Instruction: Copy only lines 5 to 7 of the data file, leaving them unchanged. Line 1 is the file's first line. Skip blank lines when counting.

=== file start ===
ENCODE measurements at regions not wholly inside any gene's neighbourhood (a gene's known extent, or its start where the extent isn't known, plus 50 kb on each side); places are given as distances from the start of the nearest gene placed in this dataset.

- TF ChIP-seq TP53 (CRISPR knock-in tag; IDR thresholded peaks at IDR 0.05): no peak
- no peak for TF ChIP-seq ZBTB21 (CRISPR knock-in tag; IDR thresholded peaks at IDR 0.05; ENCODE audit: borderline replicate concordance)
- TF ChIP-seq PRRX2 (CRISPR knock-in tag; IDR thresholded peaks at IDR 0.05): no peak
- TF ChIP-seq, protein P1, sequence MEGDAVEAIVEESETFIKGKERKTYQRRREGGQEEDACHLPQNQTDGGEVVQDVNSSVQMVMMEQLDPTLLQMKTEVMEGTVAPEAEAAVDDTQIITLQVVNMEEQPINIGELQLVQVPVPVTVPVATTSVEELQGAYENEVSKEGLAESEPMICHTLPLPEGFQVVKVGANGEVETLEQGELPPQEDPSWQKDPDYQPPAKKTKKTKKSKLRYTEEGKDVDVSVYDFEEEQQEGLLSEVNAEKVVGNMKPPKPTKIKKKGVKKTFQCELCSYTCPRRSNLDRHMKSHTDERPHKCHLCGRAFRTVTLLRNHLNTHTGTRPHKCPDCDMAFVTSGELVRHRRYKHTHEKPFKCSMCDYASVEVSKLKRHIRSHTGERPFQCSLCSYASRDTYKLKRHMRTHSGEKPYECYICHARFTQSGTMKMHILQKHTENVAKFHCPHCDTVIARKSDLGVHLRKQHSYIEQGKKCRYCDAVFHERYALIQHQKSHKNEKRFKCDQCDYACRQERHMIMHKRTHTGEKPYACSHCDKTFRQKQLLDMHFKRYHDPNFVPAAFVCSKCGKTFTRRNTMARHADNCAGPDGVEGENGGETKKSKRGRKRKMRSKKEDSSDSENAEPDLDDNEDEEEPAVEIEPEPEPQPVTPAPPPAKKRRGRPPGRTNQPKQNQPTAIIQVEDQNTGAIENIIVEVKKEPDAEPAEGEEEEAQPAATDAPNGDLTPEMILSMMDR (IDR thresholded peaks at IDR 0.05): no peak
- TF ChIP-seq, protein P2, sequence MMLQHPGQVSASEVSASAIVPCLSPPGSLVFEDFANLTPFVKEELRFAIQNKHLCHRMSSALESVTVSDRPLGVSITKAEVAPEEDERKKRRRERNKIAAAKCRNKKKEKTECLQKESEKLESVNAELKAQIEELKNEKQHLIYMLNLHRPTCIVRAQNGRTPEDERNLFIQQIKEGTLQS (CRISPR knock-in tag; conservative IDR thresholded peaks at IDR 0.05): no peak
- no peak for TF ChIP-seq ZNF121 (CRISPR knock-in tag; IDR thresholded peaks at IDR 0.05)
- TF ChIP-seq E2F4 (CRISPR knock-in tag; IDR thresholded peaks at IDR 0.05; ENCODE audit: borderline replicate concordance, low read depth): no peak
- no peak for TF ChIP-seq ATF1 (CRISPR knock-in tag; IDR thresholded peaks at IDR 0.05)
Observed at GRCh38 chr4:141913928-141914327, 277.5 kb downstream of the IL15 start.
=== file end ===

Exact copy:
- TF ChIP-seq, protein P1, sequence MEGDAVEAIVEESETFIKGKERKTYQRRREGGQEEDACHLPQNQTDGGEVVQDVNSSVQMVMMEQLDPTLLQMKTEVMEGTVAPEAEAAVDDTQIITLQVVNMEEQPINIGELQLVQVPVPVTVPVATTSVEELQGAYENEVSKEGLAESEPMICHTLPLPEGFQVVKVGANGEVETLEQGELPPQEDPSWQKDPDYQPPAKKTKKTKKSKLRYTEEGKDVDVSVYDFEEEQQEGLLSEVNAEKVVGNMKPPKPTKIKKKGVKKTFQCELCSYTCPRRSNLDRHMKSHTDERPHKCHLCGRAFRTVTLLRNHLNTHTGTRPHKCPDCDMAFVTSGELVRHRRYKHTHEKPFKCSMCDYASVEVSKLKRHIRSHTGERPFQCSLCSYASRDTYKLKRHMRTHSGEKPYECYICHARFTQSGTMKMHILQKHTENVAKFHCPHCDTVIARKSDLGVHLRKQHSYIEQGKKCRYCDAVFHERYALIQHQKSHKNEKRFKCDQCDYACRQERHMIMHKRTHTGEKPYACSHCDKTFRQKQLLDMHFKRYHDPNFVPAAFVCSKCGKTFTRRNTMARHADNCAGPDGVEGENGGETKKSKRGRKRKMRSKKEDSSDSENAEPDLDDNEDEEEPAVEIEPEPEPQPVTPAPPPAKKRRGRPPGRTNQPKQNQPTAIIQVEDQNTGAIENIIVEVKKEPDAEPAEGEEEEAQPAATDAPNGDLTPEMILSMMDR (IDR thresholded peaks at IDR 0.05): no peak
- TF ChIP-seq, protein P2, sequence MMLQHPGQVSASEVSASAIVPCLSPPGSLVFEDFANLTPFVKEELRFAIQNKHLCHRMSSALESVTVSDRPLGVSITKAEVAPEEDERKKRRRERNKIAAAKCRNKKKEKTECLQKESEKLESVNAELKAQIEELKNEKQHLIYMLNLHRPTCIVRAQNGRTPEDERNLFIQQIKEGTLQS (CRISPR knock-in tag; conservative IDR thresholded peaks at IDR 0.05): no peak
- no peak for TF ChIP-seq ZNF121 (CRISPR knock-in tag; IDR thresholded peaks at IDR 0.05)